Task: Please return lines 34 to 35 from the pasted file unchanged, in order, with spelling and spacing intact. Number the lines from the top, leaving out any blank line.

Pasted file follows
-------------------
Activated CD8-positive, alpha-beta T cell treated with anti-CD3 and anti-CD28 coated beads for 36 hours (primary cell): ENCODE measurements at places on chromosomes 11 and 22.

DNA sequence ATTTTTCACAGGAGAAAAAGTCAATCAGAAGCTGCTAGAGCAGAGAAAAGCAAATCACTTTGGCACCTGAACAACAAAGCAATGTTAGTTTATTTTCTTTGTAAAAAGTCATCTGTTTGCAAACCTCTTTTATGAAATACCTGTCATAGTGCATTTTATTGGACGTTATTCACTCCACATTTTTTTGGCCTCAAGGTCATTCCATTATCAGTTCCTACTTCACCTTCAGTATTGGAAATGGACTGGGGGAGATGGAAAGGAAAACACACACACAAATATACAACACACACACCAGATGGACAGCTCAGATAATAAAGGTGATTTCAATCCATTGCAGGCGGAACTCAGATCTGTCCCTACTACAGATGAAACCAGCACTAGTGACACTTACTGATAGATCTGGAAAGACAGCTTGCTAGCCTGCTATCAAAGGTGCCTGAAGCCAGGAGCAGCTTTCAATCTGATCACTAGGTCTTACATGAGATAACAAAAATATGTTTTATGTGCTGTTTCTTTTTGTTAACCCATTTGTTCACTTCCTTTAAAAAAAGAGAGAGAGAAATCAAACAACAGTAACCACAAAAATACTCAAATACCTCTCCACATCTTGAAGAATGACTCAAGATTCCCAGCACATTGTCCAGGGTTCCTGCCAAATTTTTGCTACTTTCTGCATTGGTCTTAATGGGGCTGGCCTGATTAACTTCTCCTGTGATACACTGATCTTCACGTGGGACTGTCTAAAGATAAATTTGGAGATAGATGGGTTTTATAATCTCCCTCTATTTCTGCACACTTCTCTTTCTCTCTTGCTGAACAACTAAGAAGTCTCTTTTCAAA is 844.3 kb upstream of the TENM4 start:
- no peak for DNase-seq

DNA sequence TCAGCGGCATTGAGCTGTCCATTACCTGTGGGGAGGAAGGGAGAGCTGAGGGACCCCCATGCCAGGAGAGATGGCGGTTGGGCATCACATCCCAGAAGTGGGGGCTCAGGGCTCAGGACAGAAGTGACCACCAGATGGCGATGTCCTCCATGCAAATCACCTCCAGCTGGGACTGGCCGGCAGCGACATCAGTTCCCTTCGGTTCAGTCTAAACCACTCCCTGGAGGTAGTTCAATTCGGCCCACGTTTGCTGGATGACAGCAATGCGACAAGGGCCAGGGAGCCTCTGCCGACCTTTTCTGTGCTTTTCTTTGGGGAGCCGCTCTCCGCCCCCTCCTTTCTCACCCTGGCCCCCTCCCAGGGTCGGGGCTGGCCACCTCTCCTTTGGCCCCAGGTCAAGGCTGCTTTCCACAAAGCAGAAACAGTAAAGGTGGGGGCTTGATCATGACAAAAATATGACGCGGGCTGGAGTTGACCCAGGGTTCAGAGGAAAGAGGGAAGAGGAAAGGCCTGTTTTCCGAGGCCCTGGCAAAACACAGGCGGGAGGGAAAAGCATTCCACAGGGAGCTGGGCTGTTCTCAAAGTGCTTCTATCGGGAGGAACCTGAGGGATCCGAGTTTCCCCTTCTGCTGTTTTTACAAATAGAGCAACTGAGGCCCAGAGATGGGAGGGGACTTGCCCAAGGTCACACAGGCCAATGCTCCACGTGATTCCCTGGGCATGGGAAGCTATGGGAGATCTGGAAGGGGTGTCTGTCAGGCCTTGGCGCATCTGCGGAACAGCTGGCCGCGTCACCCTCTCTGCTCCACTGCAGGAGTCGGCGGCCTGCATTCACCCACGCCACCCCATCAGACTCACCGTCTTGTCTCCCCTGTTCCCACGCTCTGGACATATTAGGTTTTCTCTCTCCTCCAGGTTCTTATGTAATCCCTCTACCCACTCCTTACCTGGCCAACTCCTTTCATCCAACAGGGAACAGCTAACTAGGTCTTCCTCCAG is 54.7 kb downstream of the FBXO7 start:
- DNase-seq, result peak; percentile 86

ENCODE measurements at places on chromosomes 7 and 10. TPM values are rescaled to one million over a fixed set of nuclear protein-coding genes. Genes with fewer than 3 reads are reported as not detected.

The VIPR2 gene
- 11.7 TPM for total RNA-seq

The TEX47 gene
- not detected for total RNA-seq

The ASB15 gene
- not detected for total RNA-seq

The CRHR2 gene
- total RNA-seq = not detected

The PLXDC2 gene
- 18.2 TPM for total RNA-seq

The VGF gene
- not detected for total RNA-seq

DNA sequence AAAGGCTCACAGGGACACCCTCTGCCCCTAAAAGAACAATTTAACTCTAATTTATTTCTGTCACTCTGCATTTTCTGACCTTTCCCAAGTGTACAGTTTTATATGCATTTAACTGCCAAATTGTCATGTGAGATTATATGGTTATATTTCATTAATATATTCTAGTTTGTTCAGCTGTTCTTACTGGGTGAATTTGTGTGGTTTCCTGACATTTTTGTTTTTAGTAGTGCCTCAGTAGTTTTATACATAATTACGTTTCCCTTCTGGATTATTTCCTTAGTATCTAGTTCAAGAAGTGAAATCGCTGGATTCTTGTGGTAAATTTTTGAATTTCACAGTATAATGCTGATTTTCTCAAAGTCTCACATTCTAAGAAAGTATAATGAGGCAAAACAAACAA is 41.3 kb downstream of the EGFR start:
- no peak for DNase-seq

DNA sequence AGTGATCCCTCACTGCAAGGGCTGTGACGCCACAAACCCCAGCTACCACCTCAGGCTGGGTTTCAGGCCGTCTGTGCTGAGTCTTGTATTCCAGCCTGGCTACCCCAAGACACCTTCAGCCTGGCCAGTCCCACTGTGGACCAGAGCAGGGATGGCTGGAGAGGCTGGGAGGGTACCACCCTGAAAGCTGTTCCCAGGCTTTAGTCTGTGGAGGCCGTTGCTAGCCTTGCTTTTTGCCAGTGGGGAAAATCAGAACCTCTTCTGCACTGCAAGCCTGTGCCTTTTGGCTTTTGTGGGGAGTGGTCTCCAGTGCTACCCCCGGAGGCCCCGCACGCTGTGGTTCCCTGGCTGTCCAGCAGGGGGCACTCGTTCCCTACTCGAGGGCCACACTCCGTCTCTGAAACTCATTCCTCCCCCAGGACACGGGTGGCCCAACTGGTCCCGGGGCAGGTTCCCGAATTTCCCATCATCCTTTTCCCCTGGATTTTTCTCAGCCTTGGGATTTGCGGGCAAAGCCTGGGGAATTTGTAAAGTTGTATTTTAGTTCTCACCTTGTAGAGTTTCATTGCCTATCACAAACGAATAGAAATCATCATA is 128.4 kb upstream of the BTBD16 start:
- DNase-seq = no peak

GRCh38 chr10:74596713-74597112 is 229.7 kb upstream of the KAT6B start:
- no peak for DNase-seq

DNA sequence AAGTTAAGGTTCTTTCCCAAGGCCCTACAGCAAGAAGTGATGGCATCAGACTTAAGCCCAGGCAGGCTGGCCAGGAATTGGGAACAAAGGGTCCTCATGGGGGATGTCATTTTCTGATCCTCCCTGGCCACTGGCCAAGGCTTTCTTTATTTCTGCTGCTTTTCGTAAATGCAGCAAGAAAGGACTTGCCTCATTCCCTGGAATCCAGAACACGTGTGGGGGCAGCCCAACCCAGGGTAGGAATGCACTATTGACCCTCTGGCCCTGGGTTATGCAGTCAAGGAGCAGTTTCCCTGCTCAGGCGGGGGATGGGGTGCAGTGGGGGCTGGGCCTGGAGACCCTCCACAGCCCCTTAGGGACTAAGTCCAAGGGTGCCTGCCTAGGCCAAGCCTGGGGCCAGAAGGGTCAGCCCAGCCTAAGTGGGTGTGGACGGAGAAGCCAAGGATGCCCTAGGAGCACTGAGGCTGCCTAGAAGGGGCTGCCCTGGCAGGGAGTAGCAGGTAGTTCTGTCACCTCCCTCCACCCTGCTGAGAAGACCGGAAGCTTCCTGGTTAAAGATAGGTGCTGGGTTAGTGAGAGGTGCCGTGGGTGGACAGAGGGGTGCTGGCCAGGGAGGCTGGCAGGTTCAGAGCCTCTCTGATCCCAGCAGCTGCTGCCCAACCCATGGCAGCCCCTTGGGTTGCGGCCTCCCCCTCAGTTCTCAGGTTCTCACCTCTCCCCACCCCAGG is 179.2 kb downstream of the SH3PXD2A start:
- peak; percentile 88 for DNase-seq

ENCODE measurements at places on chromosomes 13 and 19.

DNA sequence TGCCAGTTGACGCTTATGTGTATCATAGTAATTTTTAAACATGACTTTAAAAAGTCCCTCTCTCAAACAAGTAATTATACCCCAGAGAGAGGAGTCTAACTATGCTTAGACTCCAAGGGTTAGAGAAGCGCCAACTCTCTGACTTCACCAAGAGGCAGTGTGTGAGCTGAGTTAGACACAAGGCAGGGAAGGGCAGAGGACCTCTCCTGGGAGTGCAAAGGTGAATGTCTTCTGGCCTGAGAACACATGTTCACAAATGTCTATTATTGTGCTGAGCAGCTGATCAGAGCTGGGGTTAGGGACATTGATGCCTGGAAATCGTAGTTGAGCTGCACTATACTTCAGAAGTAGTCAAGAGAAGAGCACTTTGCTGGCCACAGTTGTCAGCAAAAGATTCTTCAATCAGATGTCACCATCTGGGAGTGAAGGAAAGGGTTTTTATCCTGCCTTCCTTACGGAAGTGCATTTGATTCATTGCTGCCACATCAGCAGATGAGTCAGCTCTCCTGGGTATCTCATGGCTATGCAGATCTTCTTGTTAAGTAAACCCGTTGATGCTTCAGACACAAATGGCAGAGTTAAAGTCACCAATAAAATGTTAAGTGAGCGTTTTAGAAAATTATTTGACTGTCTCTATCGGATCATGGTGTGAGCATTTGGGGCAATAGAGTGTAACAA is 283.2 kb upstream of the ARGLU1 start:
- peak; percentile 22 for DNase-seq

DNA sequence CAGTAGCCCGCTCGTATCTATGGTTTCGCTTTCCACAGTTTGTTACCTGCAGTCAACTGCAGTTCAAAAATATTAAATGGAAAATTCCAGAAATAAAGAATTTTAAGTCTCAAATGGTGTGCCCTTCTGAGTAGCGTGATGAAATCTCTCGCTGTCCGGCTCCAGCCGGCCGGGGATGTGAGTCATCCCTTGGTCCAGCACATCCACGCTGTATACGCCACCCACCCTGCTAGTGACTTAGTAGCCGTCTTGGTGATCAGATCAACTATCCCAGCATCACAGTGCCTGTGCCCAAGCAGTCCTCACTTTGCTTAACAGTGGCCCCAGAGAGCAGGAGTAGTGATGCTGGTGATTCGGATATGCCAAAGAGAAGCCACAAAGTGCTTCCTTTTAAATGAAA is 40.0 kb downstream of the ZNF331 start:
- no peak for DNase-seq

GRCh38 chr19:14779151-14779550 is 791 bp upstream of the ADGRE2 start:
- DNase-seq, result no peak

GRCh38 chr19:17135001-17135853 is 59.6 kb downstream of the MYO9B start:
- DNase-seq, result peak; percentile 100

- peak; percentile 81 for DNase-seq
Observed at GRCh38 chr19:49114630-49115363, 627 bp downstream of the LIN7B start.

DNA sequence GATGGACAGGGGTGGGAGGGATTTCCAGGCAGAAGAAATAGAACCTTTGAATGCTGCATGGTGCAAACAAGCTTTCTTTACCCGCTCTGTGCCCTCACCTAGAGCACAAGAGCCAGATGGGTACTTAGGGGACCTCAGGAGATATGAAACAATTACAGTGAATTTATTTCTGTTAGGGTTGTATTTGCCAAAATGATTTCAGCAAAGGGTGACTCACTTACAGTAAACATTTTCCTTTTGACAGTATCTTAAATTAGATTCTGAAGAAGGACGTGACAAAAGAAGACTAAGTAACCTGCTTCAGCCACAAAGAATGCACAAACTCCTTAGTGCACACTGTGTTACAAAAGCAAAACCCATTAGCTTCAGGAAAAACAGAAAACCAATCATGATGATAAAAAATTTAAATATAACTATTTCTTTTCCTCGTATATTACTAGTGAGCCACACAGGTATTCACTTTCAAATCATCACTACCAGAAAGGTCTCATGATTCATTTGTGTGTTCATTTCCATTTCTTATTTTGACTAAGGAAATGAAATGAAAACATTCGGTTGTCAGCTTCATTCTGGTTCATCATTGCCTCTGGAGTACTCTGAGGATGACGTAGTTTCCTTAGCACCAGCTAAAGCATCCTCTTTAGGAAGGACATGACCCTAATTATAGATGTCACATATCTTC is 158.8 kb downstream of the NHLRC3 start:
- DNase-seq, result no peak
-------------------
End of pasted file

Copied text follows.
GRCh38 chr19:17135001-17135853 is 59.6 kb downstream of the MYO9B start:
- DNase-seq, result peak; percentile 100